Security experts recommend looking for increased activity from illicit mining on corporate networks when cryptocurrency prices go up.
Crypto mining may seem like a small risk when compared with all the ransomware attacks going on. However, Cisco Talos researchers note in a new analysis that “unauthorized software on end systems is never a good sign. Today it’s a crypto miner, tomorrow it could be the initial payload in an eventual ransomware attack.”
Crypto mining has increased from 3% of all mining alerts in January 2020 to 6% in March 2021, according to analysis from Talos. Bad actors often time attacks around activities or events in the news, such as COVID-19 vaccinations. Talos recommends that security teams recognize this dynamic and incorporate it into threat monitoring. This means looking for increased activity on corporate networks when cryptocurrency values start going up. Also, if “new monetization avenues open up, expect the actors to follow.”
The Talos analysis tracked the price of the Monero currency and compared that data point with activity levels of crypto mining. Talos decided to compare the two data points because “illicit crypto mining is one of the few payloads where the monetary gain is directly tied to tangible value.”
The analysts found that the activity graph tracks almost identically with the value of the currency. Talos used network-based detection to monitor crypto mining activity and tracked the rate that certain SNORT rules that target crypto miners fired. The Cisco Talos researchers chose to track Monero’s value because previous research found that many large-scale crypto mining campaigns favored this particular currency.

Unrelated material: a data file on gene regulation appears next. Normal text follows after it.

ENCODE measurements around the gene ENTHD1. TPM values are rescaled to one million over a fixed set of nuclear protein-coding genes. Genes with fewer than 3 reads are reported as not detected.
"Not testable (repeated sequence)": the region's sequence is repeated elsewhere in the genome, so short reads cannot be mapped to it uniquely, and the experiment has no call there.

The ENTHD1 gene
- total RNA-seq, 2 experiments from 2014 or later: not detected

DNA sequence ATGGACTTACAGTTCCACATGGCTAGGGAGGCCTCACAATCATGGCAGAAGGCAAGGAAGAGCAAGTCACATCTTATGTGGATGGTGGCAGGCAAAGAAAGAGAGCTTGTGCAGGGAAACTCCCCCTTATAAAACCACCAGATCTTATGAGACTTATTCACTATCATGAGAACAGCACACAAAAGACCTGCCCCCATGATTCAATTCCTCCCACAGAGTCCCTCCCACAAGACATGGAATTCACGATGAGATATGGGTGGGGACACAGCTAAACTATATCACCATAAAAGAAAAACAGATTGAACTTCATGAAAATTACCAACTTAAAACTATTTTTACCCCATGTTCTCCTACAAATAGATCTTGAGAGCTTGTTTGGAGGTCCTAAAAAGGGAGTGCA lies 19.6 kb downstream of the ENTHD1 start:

In an analysis of threat trends in 2020, Cisco found that crypto miners accounted for the most malicious DNS activity. The report also noted that crypto mining was most active early in the year and declined until summer. Activity picked up again as currency values increased. The report also noted that there is little difference between legitimate and illicit crypto mining traffic. In October 2020, Cisco Talos researchers reported on an increase in activity of the Lemon Duck crypto miner.
As Brandon Vigliarolo reported for TechRepublic, Kaspersky analysts also noticed a correlation between increases in the price of a single bitcoin and increased activity from modified crypto mining malware. Kaspersky tracked a fourfold increase in this kind of malware between February and March 2021.
As Lance Whitney explained in an article about crypto mining scams, crypto mining uses a computer’s processing power to solve complicated mathematical problems as a way to verify cryptocurrency transactions. When individuals sign up for crypto mining, they are supposed to be paid with a small amount of cryptocurrency. Bad actors set up fake crypto mining services that don’t pay out this dividend. These scams started out on desktops but have migrated to mobile phones. In 2018, Apple banned cryptocurrency mining from the iPhone, iPad and Mac, but Google still allows the practice. This means mobile-based crypto mining scams are more of a problem for Android users.